A Small Group Visit to Your Local Fire Station

Want to see your preschooler excited? Bring him or her to your local fire station. While some children will be more excited than others to visit a fire house (but who wouldn’t love to see the big, red fire engines!) the opportunity to speak with your local fire fighters and EMS workers is a memorable way to introduce little ones to these essential public servants.

Here are some tips for making the most out of your visit.

1. Remember, there is a lot of important, urgent work that goes on at the fire station. So limiting the visit to 10-15 minutes and keeping group size small is appropriate.

2. Read a book about fire engines or the duties of a fire fighter before the trip. Reading about fire stations will help little visitors become familiar with some of the vocabulary they’ll hear at the fire house, and get them excited about the field trip. Some great titles include The Little Fire Engine by Lois Lenski or Going to the Firehouse by Mercer Meyer, and A Day in the Life of a Firefighter by Linda Hayward (A DK Reader book).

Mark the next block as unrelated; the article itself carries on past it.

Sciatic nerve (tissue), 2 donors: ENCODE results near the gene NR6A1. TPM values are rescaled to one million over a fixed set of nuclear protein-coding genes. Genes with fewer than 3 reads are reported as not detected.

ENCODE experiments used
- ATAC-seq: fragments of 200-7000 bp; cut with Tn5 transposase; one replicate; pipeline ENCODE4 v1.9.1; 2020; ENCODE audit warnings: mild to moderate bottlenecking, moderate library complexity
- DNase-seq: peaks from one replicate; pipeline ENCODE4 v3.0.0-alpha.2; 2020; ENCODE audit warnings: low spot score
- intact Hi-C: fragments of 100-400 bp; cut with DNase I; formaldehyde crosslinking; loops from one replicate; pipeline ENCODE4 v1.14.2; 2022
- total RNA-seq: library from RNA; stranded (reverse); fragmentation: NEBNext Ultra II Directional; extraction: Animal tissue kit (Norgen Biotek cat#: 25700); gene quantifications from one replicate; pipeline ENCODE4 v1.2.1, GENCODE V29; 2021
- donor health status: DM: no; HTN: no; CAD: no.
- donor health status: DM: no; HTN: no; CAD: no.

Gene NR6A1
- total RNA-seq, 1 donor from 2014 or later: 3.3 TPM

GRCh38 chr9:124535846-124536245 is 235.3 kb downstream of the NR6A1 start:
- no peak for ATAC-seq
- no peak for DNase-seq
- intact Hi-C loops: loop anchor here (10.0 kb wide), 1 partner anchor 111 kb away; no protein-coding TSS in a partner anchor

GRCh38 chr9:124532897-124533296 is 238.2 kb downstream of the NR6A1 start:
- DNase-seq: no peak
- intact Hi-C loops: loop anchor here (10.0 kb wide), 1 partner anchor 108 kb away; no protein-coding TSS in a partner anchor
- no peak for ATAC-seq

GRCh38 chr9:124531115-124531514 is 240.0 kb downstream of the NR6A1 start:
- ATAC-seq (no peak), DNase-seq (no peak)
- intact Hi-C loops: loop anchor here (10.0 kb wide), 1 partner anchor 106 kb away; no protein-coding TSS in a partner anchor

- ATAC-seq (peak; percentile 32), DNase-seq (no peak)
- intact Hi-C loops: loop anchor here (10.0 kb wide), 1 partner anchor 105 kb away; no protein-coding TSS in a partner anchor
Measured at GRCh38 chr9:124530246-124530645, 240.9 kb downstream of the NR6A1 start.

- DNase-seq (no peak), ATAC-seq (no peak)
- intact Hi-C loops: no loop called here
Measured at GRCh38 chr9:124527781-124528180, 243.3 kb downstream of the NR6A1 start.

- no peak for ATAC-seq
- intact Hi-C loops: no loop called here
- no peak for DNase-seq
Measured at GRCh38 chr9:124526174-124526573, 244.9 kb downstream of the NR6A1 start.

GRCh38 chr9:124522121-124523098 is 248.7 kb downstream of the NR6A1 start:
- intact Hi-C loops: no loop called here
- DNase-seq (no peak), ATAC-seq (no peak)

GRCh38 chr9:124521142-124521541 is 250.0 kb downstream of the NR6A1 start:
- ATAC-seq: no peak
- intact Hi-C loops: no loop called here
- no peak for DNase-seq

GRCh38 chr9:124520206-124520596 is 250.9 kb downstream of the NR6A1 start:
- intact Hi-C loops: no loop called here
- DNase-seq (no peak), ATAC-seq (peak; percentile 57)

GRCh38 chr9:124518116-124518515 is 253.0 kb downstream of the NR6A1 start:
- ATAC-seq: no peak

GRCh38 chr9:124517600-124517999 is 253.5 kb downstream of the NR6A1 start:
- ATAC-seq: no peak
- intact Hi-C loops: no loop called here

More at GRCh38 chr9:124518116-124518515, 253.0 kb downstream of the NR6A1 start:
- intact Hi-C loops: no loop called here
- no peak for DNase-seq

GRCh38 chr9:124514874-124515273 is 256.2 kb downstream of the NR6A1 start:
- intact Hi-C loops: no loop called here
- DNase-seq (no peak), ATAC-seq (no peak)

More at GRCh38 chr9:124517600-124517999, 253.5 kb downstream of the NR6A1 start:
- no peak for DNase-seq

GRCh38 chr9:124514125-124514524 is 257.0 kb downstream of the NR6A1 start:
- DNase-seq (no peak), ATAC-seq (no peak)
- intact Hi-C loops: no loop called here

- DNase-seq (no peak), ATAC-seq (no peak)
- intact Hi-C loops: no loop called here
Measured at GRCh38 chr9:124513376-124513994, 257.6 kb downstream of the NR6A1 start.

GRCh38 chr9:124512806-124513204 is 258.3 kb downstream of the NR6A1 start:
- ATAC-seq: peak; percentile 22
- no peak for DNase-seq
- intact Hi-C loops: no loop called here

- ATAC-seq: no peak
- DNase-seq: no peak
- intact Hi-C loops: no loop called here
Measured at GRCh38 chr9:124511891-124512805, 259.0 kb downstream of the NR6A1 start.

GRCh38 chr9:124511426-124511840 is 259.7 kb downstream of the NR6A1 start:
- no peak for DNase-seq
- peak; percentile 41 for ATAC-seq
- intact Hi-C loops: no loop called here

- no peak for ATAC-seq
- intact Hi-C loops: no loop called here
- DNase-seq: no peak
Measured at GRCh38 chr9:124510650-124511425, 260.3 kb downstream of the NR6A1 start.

3. Call ahead to arrange a time to visit or a time for the fire fighter to visit you, if you have a larger group. Obviously fire fighters can’t predict when their services will be needed. But it is a good idea to arrange a time to visit the station. Be sure to explain to children that the fire fighters may need to respond to a call during their visit which may cut short their time at the station. Help students be flexible by giving them this information ahead of time.

As an alternative for large groups, see if the fire station has a representative that could come to your classroom to talk about fire safety and the gear fire fighters use.

4. Generate some questions to ask the fire fighters ahead of time. Some examples include:

  • How long would it take you to get to our school?
  • What should we do if we smell smoke at home?
  • What information do I need to know if I have to call 911 for an emergency?
  • What are your most common calls – fires, cat in the tree, injuries?
  • What kind of training do you have to do to become a fire fighter?

5. Thank the fire fighters. After reading about the incredibly important roles fire fighters play in our communities, it will be easy to encourage children to thank them for everything they do to keep us and our neighborhoods safe. Create and bring a thank you card to the fire fighters at the station. It is a great way to start or end the trip!

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